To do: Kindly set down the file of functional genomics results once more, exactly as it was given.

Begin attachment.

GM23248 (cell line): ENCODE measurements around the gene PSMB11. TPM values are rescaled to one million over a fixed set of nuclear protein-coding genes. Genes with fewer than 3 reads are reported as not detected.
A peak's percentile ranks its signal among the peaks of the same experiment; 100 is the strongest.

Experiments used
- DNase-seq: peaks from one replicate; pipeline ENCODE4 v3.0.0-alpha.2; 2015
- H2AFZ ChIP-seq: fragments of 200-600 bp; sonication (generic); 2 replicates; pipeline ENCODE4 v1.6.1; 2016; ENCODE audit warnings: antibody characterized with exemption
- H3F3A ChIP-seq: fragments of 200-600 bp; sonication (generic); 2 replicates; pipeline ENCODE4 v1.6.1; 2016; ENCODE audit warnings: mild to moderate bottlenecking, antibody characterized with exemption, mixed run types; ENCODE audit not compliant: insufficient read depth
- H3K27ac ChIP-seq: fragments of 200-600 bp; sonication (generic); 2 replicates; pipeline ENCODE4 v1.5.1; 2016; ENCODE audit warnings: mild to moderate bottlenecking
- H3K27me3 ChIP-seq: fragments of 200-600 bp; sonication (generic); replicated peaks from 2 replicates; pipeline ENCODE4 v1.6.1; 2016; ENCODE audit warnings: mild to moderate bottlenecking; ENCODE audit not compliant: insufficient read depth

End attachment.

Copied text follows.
GM23248 (cell line): ENCODE measurements around the gene PSMB11. TPM values are rescaled to one million over a fixed set of nuclear protein-coding genes. Genes with fewer than 3 reads are reported as not detected.
A peak's percentile ranks its signal among the peaks of the same experiment; 100 is the strongest.

Experiments used
- DNase-seq: peaks from one replicate; pipeline ENCODE4 v3.0.0-alpha.2; 2015
- H2AFZ ChIP-seq: fragments of 200-600 bp; sonication (generic); 2 replicates; pipeline ENCODE4 v1.6.1; 2016; ENCODE audit warnings: antibody characterized with exemption
- H3F3A ChIP-seq: fragments of 200-600 bp; sonication (generic); 2 replicates; pipeline ENCODE4 v1.6.1; 2016; ENCODE audit warnings: mild to moderate bottlenecking, antibody characterized with exemption, mixed run types; ENCODE audit not compliant: insufficient read depth
- H3K27ac ChIP-seq: fragments of 200-600 bp; sonication (generic); 2 replicates; pipeline ENCODE4 v1.5.1; 2016; ENCODE audit warnings: mild to moderate bottlenecking
- H3K27me3 ChIP-seq: fragments of 200-600 bp; sonication (generic); replicated peaks from 2 replicates; pipeline ENCODE4 v1.6.1; 2016; ENCODE audit warnings: mild to moderate bottlenecking; ENCODE audit not compliant: insufficient read depth